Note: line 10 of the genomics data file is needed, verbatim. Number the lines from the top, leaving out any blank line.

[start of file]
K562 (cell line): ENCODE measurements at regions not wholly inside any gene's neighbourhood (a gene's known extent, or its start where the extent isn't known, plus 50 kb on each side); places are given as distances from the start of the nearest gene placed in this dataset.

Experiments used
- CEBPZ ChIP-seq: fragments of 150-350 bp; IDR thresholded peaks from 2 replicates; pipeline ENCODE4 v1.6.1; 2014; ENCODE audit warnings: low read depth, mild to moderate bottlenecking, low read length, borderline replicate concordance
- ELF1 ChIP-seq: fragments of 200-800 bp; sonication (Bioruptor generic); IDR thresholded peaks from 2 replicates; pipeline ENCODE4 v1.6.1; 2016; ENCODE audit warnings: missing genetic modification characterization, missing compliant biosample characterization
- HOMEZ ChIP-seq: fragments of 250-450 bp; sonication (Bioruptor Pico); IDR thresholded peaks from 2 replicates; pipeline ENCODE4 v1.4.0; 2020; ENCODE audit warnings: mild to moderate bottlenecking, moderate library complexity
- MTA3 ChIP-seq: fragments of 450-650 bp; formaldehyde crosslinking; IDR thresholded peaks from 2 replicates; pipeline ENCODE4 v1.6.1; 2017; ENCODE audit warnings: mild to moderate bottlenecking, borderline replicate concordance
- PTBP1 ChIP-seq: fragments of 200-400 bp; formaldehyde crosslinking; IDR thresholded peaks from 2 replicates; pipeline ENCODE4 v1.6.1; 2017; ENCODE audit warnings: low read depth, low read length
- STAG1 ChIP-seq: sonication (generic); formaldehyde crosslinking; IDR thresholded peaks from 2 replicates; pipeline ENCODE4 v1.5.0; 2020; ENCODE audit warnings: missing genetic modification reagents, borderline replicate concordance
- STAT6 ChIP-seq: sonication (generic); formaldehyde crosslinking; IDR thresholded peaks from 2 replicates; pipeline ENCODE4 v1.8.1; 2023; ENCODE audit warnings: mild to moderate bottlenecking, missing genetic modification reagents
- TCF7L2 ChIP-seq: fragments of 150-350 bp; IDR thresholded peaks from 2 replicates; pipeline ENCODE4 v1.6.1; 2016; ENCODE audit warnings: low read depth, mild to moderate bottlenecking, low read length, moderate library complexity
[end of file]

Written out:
- TCF7L2 ChIP-seq: fragments of 150-350 bp; IDR thresholded peaks from 2 replicates; pipeline ENCODE4 v1.6.1; 2016; ENCODE audit warnings: low read depth, mild to moderate bottlenecking, low read length, moderate library complexity